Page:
The Death of Moses
Deuteronomy 34:5
So Moses the servant of the LORD died there in the land of Moab, according to the word of the LORD.

Moses had endured to the full the loneliness which is the penalty of greatness. His lofty spirit, austere and firm, like the granite peak of Sinai, rose solitary, like it, above the lower heights, and was often swathed, like it, in the separating cloud, the symbol of a present God. Now Miriam was gone, and Aaron slept on Her, and all the old familiar faces were memories. The summons to come up to Pisgah and die would not be unwelcome. He had lived alone; alone he climbed the mountain, with natural force unabated, the people watching him as he went up; alone he is to die, — a fitting close to such a life. He had lived on the heights, he shall not die on the plain. He had lived leaning on God only; God only shall be with him at last.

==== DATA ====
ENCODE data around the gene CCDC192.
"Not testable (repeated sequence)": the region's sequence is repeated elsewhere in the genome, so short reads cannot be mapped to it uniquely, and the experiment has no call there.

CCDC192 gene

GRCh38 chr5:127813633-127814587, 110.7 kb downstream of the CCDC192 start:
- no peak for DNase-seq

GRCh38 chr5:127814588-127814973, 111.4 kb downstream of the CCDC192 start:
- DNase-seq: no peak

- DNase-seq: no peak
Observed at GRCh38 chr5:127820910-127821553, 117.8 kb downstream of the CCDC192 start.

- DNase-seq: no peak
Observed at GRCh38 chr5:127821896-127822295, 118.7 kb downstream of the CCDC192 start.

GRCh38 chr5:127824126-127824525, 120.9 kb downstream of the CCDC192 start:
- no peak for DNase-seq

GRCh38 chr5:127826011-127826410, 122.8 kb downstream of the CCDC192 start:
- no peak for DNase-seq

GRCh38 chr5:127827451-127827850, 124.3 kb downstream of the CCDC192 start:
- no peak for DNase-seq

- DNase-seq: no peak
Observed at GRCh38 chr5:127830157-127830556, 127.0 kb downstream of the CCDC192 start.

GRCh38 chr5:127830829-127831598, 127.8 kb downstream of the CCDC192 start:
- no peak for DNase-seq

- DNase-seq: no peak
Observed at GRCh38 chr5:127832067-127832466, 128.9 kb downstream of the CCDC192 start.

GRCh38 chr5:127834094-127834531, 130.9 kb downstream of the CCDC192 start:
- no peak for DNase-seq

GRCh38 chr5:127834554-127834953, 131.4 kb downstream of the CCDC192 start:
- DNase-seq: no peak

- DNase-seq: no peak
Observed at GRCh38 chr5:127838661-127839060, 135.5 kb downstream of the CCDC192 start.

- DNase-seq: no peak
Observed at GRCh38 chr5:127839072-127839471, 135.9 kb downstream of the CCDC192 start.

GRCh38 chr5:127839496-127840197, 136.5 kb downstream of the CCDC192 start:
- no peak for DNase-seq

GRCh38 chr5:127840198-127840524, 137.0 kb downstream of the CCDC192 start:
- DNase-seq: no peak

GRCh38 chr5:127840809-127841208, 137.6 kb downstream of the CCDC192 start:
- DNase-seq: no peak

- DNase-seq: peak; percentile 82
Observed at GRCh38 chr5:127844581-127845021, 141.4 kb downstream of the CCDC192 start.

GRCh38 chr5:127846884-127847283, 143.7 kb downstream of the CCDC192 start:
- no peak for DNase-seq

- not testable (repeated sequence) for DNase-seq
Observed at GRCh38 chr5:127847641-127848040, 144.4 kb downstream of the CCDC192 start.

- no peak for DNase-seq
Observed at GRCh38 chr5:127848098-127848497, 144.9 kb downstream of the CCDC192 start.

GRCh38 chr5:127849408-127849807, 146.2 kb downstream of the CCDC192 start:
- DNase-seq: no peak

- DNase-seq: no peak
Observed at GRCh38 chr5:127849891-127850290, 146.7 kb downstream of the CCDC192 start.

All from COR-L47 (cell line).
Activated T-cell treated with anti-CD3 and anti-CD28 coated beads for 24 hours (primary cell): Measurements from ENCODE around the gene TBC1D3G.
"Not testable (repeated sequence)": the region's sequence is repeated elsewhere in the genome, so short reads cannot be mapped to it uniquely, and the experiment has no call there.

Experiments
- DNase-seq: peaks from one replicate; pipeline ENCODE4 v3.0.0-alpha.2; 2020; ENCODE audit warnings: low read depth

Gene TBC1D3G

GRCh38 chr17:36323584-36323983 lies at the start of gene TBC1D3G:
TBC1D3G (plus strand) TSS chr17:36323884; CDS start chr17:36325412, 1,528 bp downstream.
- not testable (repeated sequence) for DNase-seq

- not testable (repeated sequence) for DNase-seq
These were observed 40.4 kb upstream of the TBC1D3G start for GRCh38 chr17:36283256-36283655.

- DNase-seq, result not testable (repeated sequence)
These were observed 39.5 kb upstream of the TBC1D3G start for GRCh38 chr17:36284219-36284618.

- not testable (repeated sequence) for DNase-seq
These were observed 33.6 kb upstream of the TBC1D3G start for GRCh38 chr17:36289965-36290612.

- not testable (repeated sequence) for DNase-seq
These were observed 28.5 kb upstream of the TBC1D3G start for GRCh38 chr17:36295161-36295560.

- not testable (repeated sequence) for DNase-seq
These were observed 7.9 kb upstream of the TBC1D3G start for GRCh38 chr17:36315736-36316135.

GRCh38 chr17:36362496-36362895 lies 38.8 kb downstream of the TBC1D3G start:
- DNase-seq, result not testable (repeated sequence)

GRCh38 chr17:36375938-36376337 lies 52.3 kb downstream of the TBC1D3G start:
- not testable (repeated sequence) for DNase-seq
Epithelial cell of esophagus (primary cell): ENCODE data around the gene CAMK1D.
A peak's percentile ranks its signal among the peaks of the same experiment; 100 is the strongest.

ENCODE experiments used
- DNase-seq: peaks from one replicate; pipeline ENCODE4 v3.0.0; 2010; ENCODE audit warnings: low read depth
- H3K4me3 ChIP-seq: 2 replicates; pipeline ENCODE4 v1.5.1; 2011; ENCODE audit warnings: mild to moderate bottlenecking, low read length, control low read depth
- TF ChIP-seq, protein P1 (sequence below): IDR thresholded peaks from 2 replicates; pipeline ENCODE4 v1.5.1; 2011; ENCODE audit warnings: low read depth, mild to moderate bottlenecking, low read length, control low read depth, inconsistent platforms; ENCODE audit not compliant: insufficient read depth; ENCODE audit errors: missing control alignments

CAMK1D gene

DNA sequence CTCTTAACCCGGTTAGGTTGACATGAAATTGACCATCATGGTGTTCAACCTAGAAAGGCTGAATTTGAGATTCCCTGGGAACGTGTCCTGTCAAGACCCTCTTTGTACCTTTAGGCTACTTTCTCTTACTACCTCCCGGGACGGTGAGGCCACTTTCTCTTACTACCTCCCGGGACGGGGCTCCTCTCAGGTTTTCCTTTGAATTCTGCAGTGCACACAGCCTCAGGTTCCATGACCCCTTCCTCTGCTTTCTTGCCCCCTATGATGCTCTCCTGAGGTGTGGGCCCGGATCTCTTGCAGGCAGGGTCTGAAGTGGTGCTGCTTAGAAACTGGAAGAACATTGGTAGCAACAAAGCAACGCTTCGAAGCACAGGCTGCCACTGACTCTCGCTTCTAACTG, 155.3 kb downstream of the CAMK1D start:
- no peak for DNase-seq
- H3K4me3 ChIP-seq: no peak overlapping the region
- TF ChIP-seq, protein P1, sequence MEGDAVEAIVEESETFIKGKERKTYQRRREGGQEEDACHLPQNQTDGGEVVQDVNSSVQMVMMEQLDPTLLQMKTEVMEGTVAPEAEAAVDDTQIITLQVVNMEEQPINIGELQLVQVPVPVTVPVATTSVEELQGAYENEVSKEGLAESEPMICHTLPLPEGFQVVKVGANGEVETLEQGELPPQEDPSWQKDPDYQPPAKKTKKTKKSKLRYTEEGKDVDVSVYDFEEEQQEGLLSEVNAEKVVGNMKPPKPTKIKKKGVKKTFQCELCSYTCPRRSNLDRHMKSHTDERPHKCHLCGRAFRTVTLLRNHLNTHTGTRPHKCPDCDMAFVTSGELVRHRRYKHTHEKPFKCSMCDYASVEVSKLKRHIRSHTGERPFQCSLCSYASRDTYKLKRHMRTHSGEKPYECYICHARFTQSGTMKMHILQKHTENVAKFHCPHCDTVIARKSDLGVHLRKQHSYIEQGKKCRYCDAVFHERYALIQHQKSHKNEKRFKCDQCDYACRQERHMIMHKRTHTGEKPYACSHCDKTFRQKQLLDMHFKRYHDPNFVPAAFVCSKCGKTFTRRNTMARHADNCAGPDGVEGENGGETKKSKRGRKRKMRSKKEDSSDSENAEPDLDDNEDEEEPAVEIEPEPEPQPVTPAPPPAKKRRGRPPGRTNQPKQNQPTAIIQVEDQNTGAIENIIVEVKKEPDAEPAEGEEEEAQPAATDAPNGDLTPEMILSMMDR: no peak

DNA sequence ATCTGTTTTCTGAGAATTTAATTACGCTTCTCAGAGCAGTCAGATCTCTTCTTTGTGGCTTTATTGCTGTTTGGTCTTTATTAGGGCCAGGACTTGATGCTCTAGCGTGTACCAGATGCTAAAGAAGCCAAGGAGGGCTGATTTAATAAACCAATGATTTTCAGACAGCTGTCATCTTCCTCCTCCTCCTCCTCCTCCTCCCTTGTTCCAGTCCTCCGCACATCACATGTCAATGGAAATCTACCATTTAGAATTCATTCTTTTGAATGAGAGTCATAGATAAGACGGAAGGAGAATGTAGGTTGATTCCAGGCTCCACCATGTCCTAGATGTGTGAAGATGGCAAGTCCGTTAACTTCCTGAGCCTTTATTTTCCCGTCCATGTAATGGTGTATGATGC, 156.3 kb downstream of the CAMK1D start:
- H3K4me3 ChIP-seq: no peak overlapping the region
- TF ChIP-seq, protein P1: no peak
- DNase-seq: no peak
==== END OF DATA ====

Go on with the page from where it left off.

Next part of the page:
1. Note, then, the vision to the dying leader of the unattained country, which had been his goal in all his work. How wistful and long would be the gaze! The sublime and rigid self-repression of his life would not desert him at the last; and we may well believe that regret at his own exclusion would be swallowed up in thankfulness that the prize was so near and so rich. "Now lettest Thou Thy servant depart in peace, for mine eyes have seen Thy salvation," would be the voice of his heart. God did not show him the land to tantalise him with the vision of what he had missed for himself, but to cheer him with the assurance of what he had won for his people. Moses had his portion when he saw the land, and was satisfied. That Pisgah sight has become the type of the large visions of the future which God often gives to solace His faithful servants at last. "There must be wisdom with great death," and when the dust of conflict is laid the prospect widens, and the cleared eye sees the goodly land to which the devious marches have been leading more hopefully and truly than while yet busied in looking to the dangers of the present, and picking firm ground for the next step. All epoch-making men have the fate of Moses. They spend their lives in leading rebellious and reluctant feet towards some fair ideal, and die when apparently on the verge of realising it. In our own little lives the same law holds good. "One soweth, and another reapeth." Rarely does any man complete his life's purpose.